The Special Counsel’s Structural Dilemma

By Francis Northwood (PO ’21)

When a president does something very wrong, a special counsel is often tasked with an investigation. This was the case with Watergate, the Iran-Contra Affair, and Whitewater. However, the special counsel is appointed by the Attorney General, which gives it strange status. It is controlled by the executive branch, but at the same time its role is to investigate the executive branch. So, the executive branch is transitively in charge of investigating in itself. This fact forces upon the special counsel a special burden: it must remain apolitical. If it were to become a political entity, then the legitimacy of the executive branch under investigation would become further strained.

Given the apolitical status of the special counsel, the recent news that Trump was exonerated on obstruction of justice charges is very confusing. On Sunday, Bill Barr, the current Attorney General, submitted his summary of Robert Mueller’s Special Counsel report to Congress. The report, according to Barr, can be separated into three parts:

  1. Russia interfered in the 2016 election
  2. Donald Trump and his campaign did not collude with the Russians
  3. There is no conclusion on whether or not Trump obstructed justice

On part three, Bill Barr and Deputy Attorney General Rod Rosenstein decided to make their own assertion in place of Robert Mueller’s indecision. They concluded, based upon a report not made publicly available, that Trump did not obstruct justice.

This raises several issues. First, Barr and Rosenstein are inherently political figures—appointed by the POTUS—and are decidedly injecting their opinions into what was meant to be an apolitical report. Second, if Mueller—the former head of the FBI who had spent 22 months on the investigation—could not come up with an answer, how could Barr and Rosenstein do so given the same evidence?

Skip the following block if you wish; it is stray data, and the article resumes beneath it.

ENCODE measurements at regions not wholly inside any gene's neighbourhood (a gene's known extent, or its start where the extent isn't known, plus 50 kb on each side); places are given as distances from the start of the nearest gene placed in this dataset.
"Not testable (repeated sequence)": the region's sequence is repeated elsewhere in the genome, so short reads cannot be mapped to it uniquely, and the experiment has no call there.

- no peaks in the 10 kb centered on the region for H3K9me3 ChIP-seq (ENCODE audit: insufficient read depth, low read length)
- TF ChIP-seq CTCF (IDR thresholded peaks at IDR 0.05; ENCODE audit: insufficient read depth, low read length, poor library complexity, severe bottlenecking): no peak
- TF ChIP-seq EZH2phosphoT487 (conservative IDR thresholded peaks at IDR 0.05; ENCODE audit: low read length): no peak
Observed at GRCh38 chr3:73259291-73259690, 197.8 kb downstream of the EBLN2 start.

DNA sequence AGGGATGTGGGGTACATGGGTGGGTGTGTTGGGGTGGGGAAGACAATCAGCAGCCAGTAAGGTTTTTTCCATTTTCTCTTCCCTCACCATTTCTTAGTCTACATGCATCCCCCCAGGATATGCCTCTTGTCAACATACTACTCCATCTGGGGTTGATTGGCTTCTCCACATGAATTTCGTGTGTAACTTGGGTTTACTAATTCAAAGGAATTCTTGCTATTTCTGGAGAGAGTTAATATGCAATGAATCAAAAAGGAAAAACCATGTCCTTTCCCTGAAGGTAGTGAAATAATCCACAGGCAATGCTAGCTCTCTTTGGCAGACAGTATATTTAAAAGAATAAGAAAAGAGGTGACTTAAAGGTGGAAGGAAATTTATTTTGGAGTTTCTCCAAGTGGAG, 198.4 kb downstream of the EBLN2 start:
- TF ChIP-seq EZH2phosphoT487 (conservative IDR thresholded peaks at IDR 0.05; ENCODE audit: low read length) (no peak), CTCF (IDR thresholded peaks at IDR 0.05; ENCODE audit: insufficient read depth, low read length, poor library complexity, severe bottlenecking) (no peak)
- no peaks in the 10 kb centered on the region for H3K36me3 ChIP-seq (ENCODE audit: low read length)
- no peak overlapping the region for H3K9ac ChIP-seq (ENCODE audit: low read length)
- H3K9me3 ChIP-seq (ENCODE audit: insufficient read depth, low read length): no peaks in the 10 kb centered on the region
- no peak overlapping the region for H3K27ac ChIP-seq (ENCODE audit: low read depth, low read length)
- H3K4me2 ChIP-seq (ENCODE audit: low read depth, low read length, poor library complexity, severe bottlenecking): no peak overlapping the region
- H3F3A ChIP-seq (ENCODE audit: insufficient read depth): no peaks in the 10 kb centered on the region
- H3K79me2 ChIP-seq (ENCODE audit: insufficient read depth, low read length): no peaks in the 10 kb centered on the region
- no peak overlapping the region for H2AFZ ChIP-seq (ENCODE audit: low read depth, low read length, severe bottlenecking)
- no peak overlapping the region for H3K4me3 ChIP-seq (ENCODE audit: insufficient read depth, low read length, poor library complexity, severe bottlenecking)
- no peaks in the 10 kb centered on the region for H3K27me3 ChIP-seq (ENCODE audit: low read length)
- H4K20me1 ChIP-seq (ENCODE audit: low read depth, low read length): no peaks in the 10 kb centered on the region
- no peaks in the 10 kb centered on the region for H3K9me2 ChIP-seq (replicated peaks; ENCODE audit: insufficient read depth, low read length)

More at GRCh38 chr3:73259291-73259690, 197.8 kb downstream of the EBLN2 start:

Bill Barr has a controversial history around executive power. In a memo before being appointed Attorney General, he described in detail that the burden for a President to have obstructed justice necessitates that the President would have had to commit the crime he was “obstructing” in the first place. As in, since collusion could not be found within the Russia investigation, it should also be said that Trump did not obstruct justice.

The special counsel investigation ended up indicting 34 people, including the President’s fixer, Michael Cohen, and former campaign manager, Paul Manafort. While these crimes were not colluding with Russia, they still somewhat involved the President. In fact, Cohen claimed that Trump was involved in the campaign finance violations that Cohen was charged with in the first place. So, yes, Trump may not have colluded with Russia, but if the Manafort and Cohen charges fell under the purview of the Special Counsel Investigation, then it seems that Trump could have obstructed those crimes (according to Barr’s original logic). Barr’s report does not address this.

Even if Barr’s original premise is false, that Trump did not need to be found as colluding with the Russians, did Trump still obstruct justice? Barr said that most of what was suspected of being obstruction “took place in public view”. This is a strange assertion—if Barr is right, the President’s willingness to be public about obstruction would absolve him of obstructing justice. To think on similar cases, had Nixon been public about his obstruction, should he have not been impeached?

While Trump’s opponents held Mueller as the paragon of prosecutorial integrity, it is extremely rare for a prosecutor to refuse to make this decision. A prosecutor’s role is in many ways to make a conclusive decision. However, two things are clear: the Special Counsel Investigation lasted two years and could not find an answer to obstruction; and the Attorney General and Deputy Attorney General made their decision in less than a week, on largely political grounds.

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